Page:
Wednesday, August 14, 2013

Review: (Toronto) 7 Important Things (SummerWorks)

The Illustrious 60s
by Winna Tse

Oh the 60s. What a decade it was. 7 Important Things explores this illustrious decade, and the ones that follow, through the life of George Acheson, also performer, collaborator and writer. As a teenager in the 60s, he defied the traditional ways of his family, followed the hippie movement and as a result got kicked out of his home by his father. The years that follow prove difficult as he struggles to fight the status quo in an ever growing capitalist society. Written, performed and directed by Nadia Ross and brought to us by STO Union and the National Arts Centre English Theatre co-production association with W.A.C., 7 Important things is an unusual dramaturgy that combines narration, improvised discussions and enactments. 

The improvised discussions are the most unusual and seem somewhat like an excerpt from Ted Talks but are in fact my favourite parts of the play. It provides some comic relief and much needed light hearted discussion from an otherwise intense and heartbreaking story. It's a story about a man that seeks to find himself in a world that is becoming more amoral, individualistic and superficial. Deep at its core, it is also a story about a man trying to reconcile his past with his deceased father, a father whom after all these years, continues to shape the man that he is today. A story as great as this, is somewhat spoiled in a haphazardly strung together production. It's a play that proves be too ambitious for its own good. The style and tone of each scene is so different that it loses the tempo and spirit of the story. On the other hand, it's a play that gets us thinking. It gets us thinking about the type of world we now live in and what exactly we're living for and with whom. Is the world really a better place than before? How can we learn from our past and shape a better future?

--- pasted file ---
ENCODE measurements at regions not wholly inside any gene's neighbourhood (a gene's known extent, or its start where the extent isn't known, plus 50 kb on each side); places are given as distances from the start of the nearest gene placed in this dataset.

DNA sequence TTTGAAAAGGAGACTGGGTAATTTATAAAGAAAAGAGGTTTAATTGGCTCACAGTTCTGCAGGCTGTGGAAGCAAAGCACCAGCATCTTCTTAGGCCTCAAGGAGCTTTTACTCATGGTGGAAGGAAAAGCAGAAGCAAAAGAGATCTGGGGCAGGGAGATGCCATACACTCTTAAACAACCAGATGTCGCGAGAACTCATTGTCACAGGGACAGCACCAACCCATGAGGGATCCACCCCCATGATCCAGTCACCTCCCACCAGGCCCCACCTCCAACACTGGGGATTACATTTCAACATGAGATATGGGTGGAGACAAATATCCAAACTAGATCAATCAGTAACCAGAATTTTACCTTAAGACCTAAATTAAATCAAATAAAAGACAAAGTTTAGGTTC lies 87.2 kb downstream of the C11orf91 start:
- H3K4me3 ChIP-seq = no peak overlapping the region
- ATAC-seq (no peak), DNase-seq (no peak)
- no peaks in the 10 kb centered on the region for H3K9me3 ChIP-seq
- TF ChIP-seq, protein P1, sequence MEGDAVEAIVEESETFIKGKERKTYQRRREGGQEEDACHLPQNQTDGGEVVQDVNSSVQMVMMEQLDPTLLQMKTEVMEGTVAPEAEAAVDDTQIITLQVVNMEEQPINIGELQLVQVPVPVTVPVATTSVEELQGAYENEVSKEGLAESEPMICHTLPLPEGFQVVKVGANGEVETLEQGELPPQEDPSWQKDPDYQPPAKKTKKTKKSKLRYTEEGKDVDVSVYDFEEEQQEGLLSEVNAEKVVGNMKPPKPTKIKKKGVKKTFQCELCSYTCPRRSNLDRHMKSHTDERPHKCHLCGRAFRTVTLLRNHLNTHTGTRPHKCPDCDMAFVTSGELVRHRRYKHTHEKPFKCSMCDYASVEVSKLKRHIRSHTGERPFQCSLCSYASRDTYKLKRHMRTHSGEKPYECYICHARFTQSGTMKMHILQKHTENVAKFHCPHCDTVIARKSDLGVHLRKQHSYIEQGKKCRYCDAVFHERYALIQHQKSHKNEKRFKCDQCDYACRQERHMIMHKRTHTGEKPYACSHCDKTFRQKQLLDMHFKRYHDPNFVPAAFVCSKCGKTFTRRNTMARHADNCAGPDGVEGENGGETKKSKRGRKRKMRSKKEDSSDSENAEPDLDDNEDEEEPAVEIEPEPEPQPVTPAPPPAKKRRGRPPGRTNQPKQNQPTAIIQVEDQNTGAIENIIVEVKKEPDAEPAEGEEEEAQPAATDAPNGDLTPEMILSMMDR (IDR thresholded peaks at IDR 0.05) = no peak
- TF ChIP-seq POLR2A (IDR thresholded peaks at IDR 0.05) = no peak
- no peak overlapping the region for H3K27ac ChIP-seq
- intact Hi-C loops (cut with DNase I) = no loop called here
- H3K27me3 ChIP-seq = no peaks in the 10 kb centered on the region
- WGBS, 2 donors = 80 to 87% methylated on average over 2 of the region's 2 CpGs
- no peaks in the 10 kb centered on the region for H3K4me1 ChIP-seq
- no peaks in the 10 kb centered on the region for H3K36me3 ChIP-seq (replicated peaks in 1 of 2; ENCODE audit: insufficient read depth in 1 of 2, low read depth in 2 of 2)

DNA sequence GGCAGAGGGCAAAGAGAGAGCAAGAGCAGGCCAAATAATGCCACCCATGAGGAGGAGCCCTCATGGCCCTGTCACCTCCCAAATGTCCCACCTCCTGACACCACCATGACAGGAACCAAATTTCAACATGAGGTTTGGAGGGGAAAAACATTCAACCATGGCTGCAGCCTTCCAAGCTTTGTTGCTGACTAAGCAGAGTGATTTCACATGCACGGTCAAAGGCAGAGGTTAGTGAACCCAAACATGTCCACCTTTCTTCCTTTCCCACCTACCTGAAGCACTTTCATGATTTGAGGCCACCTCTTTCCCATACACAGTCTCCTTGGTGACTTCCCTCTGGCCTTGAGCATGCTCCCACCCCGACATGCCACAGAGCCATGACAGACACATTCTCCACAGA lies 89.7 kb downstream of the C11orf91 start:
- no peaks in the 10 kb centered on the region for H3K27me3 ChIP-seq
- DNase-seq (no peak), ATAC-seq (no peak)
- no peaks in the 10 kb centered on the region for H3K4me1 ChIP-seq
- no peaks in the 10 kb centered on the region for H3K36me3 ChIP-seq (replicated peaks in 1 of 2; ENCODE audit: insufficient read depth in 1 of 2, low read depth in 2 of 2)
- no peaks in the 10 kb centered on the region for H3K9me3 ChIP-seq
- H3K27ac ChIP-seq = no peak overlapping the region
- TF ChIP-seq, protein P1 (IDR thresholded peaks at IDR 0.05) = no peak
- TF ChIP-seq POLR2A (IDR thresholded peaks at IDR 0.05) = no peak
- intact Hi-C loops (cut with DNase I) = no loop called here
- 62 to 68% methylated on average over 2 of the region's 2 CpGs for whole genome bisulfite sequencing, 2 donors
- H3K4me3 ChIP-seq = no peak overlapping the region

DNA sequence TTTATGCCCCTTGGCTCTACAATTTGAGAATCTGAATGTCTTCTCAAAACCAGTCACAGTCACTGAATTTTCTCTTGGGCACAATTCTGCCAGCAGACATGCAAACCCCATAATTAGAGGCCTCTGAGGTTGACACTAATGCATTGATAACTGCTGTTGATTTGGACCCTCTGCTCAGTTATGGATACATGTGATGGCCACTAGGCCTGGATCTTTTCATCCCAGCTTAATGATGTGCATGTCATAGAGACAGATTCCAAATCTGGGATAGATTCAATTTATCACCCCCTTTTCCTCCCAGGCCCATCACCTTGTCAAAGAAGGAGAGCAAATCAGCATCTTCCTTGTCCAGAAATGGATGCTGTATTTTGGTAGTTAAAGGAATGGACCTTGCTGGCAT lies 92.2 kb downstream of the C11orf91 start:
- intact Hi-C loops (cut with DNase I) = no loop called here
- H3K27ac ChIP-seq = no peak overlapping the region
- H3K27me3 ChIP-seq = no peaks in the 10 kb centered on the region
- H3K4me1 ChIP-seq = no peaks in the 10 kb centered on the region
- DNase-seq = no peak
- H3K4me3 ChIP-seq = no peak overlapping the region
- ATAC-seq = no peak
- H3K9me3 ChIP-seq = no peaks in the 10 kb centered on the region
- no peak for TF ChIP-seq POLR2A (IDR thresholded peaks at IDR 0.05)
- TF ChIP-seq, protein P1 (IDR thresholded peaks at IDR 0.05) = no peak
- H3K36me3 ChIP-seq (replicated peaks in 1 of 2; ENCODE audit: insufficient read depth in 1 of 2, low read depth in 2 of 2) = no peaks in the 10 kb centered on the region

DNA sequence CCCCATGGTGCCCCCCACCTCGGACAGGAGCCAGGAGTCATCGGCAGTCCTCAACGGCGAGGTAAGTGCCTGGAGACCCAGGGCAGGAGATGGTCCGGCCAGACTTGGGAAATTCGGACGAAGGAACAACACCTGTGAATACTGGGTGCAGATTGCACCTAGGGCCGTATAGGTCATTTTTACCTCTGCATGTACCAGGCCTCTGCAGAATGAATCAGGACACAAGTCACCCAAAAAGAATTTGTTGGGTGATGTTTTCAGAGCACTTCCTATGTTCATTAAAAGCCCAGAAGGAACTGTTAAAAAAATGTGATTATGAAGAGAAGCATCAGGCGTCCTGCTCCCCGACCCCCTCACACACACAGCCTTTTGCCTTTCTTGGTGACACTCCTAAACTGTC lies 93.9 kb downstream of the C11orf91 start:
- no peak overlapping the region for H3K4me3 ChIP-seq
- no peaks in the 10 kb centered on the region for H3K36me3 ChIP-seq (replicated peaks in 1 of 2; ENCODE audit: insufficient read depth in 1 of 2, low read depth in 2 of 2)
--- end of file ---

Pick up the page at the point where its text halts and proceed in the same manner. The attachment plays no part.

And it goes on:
7 Important Things is at SummerWorks


  1. Worthwhile if a bit too mournful at times. From the atheistic pov there's a sort of redemption in acceptance of and contentment with your position in this one and only life caught up in Western Capitalism, particularly the hell of marketing. But hey count your blessings dude, ya coulda been placed in the Communist or Third worlds. So it goes with the boomers who through off Christ in the 60's, and have yet to find the maturity and guts to put Him back on.
    Nonetheless, the Godless sadness in this play resonates well with our culture and suits the production. Andrew

  2. I would like to say that the therapist character deserves her own full play.


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